Y' = A1 sin(2πf1 t + φ1) + A2 sin(2πf2 t + φ2) (1a)
The product outputs of the above input signal and the reference waves R1 and R2 are given as follows: ##EQU13## Further, their accumulated values are as follows: ##EQU14## The third and fourth terms are new terms, in which
γ = 2π(f2 - f0)τ (15)
δ = 2π(f2 + f0)τ (16)
φC = φ2 - φ0 (17)
φd = φ2 + φ0 (18)
since the multi-frequency signal used in telephone switching, for example, in the No. 5 signalling system, is composed of a combination of two of 900Hz, 1100Hz, 1300Hz, 1500Hz, 1700Hz and 1900Hz, a minimum difference between f1 and f2 is 200Hz. Calculating the newly added terms under the conditions: f0 = 1000Hz, f1 = 1.1.Hz and f2 = 1200Hz as in the foregoing so as to facilitate understanding, the value at the time of f.sub.γ = 200Hz, that is, ##EQU15## and the value at the time f.sub.δ = 2200Hz, that is, ##EQU16## are obtained from FIG. 2. The aforementioned f.sub.α and f.sub.β are ##EQU17## respectively, and it follows that ##EQU18## The values of the accumulated values (6a) and (7a) in the case of the multi-frequency input signal are also determined depending upon the value of each first term ##EQU19## Accordingly, it will be seen that if the values of the second, third and fourth terms are closely considered in the circuit design, the present invention may well also be applied to the identification of the multi-frequency signal of two frequencies. Further, this invention is also applicable to the identification of multi-frequency signals composed of not only two frequencies but also more than three frequencies.
An example of the input processing circuit 41 for obtaining the mean level of the input signal comprises, as shown in FIG. 7, a terminal 41-1 connected to the terminal 21, an accumulator 41-2 for accumulating the input pulse train, a counter 41-3 for counting the number of accumulation operations in the accumulator 41-2, an AND gate 41-4, a divider 41-5 and a terminal 41-6 connected to the threshold value control circuit 42. The counter supplies an output pulse to the AND gate 41-4 when the counting state reaches a predetermined counting state, so that the contents of the accumulator 41-2 passes through the AND gate 41-4. The divider 41-5 divides the applied contents of the accumulator 41-2 by a number designated by the counting state of the counter 41-3 to obtain a mean level.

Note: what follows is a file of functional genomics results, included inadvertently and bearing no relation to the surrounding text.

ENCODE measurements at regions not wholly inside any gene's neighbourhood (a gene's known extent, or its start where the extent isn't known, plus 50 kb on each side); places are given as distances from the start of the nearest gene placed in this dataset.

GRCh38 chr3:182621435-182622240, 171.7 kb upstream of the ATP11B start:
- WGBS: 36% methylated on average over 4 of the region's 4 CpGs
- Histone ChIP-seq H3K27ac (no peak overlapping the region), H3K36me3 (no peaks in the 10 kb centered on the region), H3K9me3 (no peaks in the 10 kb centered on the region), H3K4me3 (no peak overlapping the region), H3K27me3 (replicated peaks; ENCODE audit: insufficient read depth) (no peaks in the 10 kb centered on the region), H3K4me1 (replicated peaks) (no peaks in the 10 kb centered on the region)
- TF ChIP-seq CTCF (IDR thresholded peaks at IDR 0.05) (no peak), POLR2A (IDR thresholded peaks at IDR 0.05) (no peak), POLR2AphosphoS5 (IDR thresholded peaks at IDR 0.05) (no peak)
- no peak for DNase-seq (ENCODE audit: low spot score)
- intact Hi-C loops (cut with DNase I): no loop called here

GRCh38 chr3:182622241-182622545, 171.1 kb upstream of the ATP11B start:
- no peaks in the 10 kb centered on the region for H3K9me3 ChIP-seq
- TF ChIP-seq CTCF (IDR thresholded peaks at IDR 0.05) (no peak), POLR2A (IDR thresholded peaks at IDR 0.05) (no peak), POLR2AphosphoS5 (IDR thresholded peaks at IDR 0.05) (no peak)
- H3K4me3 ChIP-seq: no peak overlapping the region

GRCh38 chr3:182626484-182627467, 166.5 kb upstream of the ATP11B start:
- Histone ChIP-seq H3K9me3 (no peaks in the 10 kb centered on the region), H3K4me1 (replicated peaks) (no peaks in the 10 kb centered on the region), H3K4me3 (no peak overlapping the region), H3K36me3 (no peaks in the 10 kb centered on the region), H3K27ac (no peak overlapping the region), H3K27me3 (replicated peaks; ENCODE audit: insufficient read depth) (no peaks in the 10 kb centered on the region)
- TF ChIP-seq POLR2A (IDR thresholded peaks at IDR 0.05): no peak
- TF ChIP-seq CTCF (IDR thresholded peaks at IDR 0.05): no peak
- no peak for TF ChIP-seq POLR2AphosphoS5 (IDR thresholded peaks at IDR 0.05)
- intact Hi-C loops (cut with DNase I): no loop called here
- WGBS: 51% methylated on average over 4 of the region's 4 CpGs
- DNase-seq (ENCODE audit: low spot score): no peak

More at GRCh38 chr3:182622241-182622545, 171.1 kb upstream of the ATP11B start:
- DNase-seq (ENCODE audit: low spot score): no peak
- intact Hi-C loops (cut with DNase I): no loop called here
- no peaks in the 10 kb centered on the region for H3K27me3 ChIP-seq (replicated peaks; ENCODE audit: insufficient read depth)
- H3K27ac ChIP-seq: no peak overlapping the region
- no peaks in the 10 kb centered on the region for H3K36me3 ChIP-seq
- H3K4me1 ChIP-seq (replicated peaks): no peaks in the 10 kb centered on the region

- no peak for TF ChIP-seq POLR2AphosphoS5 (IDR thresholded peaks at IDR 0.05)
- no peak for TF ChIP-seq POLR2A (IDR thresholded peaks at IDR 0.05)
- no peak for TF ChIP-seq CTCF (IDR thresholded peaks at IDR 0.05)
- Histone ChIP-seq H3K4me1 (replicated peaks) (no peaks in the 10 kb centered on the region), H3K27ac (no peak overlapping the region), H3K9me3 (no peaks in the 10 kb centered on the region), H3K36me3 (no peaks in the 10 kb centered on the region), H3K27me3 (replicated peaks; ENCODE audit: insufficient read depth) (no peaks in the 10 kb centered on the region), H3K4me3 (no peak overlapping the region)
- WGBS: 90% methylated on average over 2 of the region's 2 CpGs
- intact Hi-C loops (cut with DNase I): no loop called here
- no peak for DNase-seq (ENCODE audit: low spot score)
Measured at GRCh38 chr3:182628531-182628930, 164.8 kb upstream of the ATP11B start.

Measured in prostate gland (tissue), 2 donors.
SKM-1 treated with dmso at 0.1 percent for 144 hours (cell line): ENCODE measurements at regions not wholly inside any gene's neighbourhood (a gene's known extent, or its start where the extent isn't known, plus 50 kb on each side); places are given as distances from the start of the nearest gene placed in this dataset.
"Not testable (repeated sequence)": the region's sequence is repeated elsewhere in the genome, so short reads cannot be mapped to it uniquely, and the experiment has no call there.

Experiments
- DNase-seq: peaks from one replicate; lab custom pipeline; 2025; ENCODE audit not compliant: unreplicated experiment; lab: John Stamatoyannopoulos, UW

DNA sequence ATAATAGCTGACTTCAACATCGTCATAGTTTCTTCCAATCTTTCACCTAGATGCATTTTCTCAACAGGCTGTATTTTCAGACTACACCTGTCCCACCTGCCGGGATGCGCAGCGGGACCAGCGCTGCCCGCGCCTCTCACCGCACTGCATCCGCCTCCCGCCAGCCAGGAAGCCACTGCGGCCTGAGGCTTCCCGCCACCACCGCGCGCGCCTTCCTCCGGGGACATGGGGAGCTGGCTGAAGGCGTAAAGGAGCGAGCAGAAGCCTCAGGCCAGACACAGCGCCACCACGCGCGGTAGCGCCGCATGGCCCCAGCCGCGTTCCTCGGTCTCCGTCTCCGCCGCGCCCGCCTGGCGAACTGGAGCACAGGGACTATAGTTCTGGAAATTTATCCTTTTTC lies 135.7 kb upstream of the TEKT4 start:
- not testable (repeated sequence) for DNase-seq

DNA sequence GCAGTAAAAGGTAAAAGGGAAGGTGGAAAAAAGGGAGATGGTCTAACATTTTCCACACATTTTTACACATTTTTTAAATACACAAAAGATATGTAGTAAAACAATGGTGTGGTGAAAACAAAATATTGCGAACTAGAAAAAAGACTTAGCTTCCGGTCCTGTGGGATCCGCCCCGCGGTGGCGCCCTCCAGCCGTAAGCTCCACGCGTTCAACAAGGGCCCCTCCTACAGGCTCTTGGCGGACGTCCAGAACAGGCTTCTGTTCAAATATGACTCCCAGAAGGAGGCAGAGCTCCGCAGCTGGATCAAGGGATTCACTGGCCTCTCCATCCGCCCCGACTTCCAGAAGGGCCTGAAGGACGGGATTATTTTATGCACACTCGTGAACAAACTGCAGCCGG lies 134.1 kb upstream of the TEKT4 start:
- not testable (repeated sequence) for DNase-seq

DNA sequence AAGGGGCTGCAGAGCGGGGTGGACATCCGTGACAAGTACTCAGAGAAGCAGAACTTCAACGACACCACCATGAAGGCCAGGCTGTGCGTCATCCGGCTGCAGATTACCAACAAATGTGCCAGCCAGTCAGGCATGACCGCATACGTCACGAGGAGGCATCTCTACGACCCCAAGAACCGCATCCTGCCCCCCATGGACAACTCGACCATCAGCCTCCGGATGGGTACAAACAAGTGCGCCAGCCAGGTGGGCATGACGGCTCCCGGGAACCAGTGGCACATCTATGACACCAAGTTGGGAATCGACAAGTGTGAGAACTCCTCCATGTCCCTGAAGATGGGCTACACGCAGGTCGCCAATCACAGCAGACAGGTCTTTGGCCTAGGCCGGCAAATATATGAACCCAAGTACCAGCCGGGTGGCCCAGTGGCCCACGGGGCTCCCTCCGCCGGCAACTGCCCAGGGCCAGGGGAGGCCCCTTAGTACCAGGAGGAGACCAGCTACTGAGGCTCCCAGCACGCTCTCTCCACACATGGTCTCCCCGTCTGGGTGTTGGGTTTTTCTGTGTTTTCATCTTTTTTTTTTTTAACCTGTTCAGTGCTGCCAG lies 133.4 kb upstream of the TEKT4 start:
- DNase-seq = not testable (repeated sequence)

The input processing circuit 41 may be composed of an accumulator 41-7 as shown in FIG. 8.
An example of the threshold value control circuit 42 comprises, as shown in FIG. 9, a terminal 42-1 connected to the input processing circuit 41, a read-only memory for storing a standard value, a divider 42-2 for dividing the input from the terminal 42-1 by the standard value, a terminal 42-4 connected to the threshold value maintaining circuit 26 and receptive of the threshold value, a multiplier 42-5 multiplying the output of the divider 42-2 by the threshold value, and a terminal 42-6 connected to the output of the multiplier 42-5 for supplying the multiplied output to the gates 32 and 32a.
The sign bit deleters 25 or 25a each comprise a plurality of signal paths which pass bits, except the sign bit, of parallel signal configuration from the accumulator 24 or 24a to the comparator 27, 27a, respectively.
In a case where rectangular wave reference pulse trains shown in FIG. 1B are employed instead of sine wave reference pulse trains shown in FIG. 1C, data processing speed can be effectively improved in addition to simplification of the circuit construction because of effective lowering of a number of handled bits.
As has been described in detail in the foregoing, with this invention, identification is achieved entirely by digital operation, so that apparatus can be not only reduced in size but also multiplexed by the use of recent high-speed operating elements such as LSI, etc., and hence can be made economical. Further, this invention is applicable in the case of future PCM switching system as well as time-sharing multiplex system by digitalization of the present identification.
Although the foregoing description has been given with regard to the case of effecting signal identification by digital operation of a PCM code converted from an input signal, it is a matter of course that the invention is also applicable to signal identification by analog operation of an input pulse train such as PAM codes, etc.
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|U.S. Classification||327/45, 327/178, 307/129, 379/283|
|International Classification||H04L27/00, H04L27/26, H04Q1/457|
|Cooperative Classification||H04Q1/457, Y10T307/852|